How Starbucks’ #ComeTogether Political Petition Could Have Been Better

As Congress scrambles to end the government shutdown, Starbucks is delivering a petition signed by some 2 million voters urging legislators to get it together.

Starbucks’ #ComeTogether social media campaign asked the public to sign a petition telling congress to reopen government operations, pay bills on time and craft a bipartisan, long-term budget deal by the end of the year.

The campaign began on October 7, with a Tweet and ads in major newspapers. Starbucks chief executive Howard Schultz reiterated the invitation in an Instagram video on October 11, and repeated the requests on Twitter.

A Facebook campaign kicked off October 10. With over 35 million people liking Starbucks’ Facebook page, that first post, which asked people to sign the #ComeTogether petition by liking it, garnered 187,702 likes and 17, 602 shares. We did the math: That’s a 0.6 percent response rate. A second post on October 12, and a third on October 15, garnered tens of thousands of likes.

With no social media left behind, Starbucks also posted its petition on Pinterest.

While many Starbucks stores had closed out the petition, tallied the signatures and sent them off to Washington on Monday, a few were still counting votes on Tuesday.

Starbucks is no stranger to cause marketing. It’s contributed to AIDs relief in Africa, supported marriage equality and taken a stand against bringing guns into its stores.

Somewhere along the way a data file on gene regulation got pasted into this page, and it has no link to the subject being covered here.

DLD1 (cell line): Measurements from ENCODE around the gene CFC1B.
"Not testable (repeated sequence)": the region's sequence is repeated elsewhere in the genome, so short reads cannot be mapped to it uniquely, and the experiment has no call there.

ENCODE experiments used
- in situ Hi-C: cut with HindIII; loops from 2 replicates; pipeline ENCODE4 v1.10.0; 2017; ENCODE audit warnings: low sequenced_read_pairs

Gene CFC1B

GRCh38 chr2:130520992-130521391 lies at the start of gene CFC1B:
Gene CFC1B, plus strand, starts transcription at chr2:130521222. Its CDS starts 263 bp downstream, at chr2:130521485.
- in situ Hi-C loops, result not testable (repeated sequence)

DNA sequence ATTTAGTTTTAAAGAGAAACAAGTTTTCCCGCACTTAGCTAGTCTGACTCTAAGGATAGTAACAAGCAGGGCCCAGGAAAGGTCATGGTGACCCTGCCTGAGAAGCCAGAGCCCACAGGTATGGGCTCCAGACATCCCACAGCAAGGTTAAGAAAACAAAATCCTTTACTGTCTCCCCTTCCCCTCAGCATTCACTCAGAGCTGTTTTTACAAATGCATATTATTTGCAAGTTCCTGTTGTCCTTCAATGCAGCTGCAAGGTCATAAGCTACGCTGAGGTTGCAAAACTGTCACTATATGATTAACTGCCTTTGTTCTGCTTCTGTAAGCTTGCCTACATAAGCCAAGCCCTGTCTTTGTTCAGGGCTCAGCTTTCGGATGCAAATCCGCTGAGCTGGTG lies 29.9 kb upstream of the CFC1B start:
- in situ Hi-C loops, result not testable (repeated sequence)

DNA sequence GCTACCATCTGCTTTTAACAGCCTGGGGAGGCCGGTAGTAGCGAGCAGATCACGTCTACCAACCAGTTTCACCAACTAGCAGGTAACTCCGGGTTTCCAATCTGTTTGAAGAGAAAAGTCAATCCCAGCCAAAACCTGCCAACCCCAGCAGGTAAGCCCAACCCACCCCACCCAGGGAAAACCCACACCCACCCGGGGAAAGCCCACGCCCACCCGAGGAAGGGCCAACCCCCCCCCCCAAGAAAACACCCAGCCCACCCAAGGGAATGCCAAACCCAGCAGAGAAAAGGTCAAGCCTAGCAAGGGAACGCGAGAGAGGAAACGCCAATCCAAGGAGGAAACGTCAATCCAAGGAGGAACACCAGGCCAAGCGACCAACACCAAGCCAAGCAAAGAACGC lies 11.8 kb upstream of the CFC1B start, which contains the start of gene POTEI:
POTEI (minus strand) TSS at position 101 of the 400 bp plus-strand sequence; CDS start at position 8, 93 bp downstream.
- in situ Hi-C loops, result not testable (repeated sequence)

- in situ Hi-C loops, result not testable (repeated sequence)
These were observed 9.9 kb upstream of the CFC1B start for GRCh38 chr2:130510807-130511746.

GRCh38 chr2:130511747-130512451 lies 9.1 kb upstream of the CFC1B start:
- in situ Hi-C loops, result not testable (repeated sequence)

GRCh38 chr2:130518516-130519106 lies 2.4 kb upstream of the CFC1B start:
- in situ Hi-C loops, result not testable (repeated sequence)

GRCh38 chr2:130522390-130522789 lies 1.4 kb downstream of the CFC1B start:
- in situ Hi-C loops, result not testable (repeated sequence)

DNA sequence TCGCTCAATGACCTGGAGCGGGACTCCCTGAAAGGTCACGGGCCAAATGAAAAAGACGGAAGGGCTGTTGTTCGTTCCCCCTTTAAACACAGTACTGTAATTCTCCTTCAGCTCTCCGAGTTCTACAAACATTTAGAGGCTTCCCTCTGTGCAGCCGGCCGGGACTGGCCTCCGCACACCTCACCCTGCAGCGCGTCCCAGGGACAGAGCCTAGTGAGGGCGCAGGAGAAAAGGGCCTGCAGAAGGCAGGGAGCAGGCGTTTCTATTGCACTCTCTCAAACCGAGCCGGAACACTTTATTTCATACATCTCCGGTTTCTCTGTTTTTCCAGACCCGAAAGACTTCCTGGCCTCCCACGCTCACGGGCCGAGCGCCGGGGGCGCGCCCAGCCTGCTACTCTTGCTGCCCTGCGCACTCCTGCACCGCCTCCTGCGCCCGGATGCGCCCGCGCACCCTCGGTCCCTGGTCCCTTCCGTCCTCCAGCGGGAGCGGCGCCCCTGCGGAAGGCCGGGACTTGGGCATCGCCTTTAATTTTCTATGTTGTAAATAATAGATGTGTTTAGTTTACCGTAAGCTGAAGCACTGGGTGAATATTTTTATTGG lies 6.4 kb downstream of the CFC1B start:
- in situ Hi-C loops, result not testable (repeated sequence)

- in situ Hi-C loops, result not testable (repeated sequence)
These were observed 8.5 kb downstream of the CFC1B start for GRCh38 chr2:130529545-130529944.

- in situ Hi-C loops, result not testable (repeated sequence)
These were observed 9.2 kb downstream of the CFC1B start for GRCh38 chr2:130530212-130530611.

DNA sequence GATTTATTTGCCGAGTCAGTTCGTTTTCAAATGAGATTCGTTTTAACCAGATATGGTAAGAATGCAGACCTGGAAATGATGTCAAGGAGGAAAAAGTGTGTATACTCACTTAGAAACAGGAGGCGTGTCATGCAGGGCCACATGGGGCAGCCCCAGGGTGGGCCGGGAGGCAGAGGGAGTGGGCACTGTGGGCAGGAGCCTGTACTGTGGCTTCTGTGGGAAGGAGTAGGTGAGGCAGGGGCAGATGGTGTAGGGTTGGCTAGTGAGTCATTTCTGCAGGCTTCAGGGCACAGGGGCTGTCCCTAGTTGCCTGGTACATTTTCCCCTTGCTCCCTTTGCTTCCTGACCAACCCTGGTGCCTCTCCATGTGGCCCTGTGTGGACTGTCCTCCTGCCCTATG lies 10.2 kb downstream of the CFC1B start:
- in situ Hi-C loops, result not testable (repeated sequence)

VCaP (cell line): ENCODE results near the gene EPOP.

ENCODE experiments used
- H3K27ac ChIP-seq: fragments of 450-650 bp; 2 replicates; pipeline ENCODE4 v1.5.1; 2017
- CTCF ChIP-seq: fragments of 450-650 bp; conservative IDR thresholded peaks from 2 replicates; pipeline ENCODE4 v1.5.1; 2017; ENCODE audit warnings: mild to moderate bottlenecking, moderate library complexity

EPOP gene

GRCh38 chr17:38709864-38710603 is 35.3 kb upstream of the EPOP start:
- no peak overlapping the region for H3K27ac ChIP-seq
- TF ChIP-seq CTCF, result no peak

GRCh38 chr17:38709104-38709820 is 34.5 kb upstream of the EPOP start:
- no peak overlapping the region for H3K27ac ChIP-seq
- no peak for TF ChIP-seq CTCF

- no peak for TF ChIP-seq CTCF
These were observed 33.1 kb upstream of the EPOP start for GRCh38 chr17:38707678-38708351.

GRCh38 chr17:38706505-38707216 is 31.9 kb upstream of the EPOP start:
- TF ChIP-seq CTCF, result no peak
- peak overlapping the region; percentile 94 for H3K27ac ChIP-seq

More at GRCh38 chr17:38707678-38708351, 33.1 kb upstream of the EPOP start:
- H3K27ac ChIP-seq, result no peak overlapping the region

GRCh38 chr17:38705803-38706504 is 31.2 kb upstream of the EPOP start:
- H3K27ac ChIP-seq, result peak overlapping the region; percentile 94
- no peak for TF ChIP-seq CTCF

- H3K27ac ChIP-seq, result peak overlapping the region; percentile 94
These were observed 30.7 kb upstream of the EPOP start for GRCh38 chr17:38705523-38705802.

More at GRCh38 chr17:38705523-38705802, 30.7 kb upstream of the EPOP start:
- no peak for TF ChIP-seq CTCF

As a business owner, Schultz may have more clout than his customers. Forbes pegs Schultz’s personal net worth at $2 billion. Boyd Neil, senior vice president at Hill+Knowlton Strategies, says, “There is enormous frustration about having a government that isn’t at work. The sense I get is that he probably is personally frustrated, as well, and launched this as a way to express that personal frustration. At the same time, it hasn’t done the Starbucks brand any harm. They have given people a mechanism for expressing their frustration and that method of expression ties them a little closer to the Starbucks brand.”

The #ComeTogether campaign aims to harness the growth in use of social media for political organizing.

A 2012 survey by Pew Research Center’s Internet & American Life Project found that 66 percent of social media users—or 39 percent of all American adults—have done at least one civic or political activity via social media.

On Tuesday, Starbucks released a statement saying close to 2 million signatures had been collected, and it was still counting. The petition was supposed to be delivered to congress and the president today, but the company did not say how. Starbucks did not respond to requests for comment via phone, email or Twitter.

Starbucks’ #ComeTogether campaign has been criticized for injecting a political agenda into commerce, as well as for giving the public a false sense of accomplishment for merely clicking to sign the petition. The latter is often dismissed as slacktivism – a lazy way to get involved.

Neil disagrees. “People engage in politics on many different levels,” he says. But he does fault #ComeTogether for not designing the campaign in ways that could encourage people to be more engaged. For example, Starbucks could have asked those who signed the petition to provide their zip codes so they could be sent the name and phone number of their congressional representative. Another option he suggests is asking signers for their email addresses and sending them suggested actions to take.”

Neil says, “It’s the responsibility of people who organize opposition to move people from where they are now to a place where they take more action. If I sign the petition, it’s not my fault I don’t do something else. It’s the weakness of the person who’s posted the petition.”

Related reading